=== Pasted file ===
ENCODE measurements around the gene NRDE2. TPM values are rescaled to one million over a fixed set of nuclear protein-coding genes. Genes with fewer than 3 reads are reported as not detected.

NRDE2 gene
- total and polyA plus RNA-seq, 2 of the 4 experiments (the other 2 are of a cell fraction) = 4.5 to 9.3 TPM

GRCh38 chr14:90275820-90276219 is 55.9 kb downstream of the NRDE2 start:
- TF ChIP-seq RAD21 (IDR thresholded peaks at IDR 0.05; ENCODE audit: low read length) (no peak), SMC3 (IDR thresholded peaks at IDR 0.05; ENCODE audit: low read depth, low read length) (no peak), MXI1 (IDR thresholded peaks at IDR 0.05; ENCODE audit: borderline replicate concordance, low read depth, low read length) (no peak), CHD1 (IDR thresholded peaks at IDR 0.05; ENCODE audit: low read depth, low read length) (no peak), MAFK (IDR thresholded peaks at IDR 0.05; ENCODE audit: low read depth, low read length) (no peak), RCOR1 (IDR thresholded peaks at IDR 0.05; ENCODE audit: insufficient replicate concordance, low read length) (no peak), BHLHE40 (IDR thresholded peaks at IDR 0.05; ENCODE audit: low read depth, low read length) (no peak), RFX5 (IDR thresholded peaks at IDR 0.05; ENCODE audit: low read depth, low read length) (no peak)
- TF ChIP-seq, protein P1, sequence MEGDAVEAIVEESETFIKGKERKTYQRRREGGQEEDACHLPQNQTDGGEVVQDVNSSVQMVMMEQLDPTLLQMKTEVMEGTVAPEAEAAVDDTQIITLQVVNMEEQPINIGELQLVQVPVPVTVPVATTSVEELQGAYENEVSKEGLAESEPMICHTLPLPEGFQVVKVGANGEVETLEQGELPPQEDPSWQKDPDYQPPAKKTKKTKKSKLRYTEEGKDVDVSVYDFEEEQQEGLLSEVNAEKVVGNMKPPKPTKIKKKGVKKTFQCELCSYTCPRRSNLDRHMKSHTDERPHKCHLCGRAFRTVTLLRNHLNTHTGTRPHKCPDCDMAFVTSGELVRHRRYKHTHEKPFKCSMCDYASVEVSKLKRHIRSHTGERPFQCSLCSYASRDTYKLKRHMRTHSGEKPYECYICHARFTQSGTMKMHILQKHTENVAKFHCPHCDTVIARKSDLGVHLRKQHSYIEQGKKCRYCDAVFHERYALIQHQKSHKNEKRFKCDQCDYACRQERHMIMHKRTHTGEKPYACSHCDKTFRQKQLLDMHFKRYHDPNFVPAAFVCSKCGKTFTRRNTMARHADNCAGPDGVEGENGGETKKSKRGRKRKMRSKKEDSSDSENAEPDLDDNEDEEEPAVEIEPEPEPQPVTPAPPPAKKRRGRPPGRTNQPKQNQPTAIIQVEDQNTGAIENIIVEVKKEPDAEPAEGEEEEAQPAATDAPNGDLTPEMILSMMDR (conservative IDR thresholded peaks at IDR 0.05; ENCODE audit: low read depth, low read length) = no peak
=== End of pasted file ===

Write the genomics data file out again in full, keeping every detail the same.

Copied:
ENCODE measurements around the gene NRDE2. TPM values are rescaled to one million over a fixed set of nuclear protein-coding genes. Genes with fewer than 3 reads are reported as not detected.

NRDE2 gene
- total and polyA plus RNA-seq, 2 of the 4 experiments (the other 2 are of a cell fraction) = 4.5 to 9.3 TPM

GRCh38 chr14:90275820-90276219 is 55.9 kb downstream of the NRDE2 start:
- TF ChIP-seq RAD21 (IDR thresholded peaks at IDR 0.05; ENCODE audit: low read length) (no peak), SMC3 (IDR thresholded peaks at IDR 0.05; ENCODE audit: low read depth, low read length) (no peak), MXI1 (IDR thresholded peaks at IDR 0.05; ENCODE audit: borderline replicate concordance, low read depth, low read length) (no peak), CHD1 (IDR thresholded peaks at IDR 0.05; ENCODE audit: low read depth, low read length) (no peak), MAFK (IDR thresholded peaks at IDR 0.05; ENCODE audit: low read depth, low read length) (no peak), RCOR1 (IDR thresholded peaks at IDR 0.05; ENCODE audit: insufficient replicate concordance, low read length) (no peak), BHLHE40 (IDR thresholded peaks at IDR 0.05; ENCODE audit: low read depth, low read length) (no peak), RFX5 (IDR thresholded peaks at IDR 0.05; ENCODE audit: low read depth, low read length) (no peak)
- TF ChIP-seq, protein P1, sequence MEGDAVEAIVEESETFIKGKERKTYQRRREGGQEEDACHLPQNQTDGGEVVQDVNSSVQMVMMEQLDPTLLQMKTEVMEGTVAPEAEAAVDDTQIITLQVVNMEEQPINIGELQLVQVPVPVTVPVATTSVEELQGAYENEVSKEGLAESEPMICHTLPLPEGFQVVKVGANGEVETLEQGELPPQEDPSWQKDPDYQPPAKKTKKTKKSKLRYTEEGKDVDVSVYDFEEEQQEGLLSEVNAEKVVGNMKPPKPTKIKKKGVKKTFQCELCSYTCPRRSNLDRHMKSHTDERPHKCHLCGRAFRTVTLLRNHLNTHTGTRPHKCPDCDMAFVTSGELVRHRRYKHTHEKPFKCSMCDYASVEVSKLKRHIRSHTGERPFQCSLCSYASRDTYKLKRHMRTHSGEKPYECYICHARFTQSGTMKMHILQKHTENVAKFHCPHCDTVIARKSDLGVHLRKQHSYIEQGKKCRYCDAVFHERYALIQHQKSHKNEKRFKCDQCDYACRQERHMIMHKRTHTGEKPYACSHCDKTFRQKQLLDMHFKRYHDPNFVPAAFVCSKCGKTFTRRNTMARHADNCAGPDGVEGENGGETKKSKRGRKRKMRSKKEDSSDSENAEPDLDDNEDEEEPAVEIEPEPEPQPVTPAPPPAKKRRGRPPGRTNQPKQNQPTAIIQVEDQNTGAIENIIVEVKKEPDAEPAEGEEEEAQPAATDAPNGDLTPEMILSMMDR (conservative IDR thresholded peaks at IDR 0.05; ENCODE audit: low read depth, low read length) = no peak